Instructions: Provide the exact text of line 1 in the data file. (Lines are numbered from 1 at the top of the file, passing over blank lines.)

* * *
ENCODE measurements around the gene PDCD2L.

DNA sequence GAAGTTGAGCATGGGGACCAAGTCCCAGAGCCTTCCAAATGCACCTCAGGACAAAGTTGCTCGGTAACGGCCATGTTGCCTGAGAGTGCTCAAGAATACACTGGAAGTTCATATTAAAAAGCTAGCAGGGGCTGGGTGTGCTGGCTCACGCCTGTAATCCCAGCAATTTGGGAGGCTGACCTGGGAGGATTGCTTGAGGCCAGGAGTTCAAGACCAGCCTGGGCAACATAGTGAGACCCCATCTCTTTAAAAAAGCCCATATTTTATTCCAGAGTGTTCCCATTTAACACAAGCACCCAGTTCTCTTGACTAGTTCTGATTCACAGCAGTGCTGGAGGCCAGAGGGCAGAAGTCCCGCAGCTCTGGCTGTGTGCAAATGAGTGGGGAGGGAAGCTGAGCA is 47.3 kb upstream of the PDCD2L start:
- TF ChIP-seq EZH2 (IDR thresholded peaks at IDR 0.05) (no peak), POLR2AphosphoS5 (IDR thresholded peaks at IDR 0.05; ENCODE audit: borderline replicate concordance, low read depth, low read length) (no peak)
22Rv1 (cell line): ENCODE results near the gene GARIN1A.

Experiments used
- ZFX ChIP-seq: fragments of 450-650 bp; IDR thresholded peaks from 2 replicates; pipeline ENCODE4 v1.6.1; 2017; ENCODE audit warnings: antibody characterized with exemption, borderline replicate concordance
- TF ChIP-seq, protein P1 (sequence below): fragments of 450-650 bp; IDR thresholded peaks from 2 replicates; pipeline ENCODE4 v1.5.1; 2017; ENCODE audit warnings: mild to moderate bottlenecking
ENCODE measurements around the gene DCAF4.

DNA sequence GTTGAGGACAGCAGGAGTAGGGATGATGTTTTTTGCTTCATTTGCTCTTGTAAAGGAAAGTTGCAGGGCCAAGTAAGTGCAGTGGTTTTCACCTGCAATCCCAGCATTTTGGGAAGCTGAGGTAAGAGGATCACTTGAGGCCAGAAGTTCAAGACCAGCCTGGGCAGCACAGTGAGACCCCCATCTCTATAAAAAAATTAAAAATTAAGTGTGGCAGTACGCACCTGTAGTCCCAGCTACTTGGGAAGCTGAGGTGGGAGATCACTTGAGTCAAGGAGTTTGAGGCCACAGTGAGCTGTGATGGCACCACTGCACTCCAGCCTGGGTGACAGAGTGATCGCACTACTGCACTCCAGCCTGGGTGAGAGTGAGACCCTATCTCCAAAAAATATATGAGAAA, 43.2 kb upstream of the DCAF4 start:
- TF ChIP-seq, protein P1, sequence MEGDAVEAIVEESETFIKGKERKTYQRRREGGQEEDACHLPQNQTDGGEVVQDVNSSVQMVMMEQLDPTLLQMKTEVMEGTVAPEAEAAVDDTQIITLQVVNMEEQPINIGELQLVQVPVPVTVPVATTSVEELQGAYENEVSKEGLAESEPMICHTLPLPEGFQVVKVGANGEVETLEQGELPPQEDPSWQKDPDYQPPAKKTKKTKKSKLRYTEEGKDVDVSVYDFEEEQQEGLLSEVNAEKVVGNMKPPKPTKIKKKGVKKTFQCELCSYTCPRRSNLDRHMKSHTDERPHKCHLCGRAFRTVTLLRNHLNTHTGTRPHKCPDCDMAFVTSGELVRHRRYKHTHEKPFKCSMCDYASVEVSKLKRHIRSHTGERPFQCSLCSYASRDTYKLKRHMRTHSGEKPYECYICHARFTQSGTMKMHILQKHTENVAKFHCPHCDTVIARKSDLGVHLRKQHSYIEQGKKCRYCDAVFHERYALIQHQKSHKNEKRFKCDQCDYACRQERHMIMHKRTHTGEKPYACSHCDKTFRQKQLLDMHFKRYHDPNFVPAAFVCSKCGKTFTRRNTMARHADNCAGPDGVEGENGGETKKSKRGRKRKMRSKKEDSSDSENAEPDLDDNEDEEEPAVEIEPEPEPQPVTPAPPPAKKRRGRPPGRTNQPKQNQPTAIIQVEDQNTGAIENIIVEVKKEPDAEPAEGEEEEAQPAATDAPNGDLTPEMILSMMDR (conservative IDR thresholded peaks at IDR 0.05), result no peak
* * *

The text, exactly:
ENCODE measurements around the gene PDCD2L.